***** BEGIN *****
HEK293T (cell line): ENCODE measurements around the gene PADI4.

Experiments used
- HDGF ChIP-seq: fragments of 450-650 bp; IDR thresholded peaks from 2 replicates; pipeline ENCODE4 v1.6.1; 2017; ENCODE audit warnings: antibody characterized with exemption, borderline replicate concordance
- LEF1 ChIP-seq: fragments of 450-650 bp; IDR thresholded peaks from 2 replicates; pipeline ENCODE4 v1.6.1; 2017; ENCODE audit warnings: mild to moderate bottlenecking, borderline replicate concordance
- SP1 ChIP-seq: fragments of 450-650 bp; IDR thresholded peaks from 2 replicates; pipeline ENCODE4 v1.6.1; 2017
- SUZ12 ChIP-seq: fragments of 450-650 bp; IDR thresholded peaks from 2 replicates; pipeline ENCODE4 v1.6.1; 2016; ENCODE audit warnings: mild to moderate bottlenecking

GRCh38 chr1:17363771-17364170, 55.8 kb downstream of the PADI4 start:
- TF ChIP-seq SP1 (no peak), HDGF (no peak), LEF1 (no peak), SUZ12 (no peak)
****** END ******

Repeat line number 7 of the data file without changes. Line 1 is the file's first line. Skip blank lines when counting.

GRCh38 chr1:17363771-17364170, 55.8 kb downstream of the PADI4 start: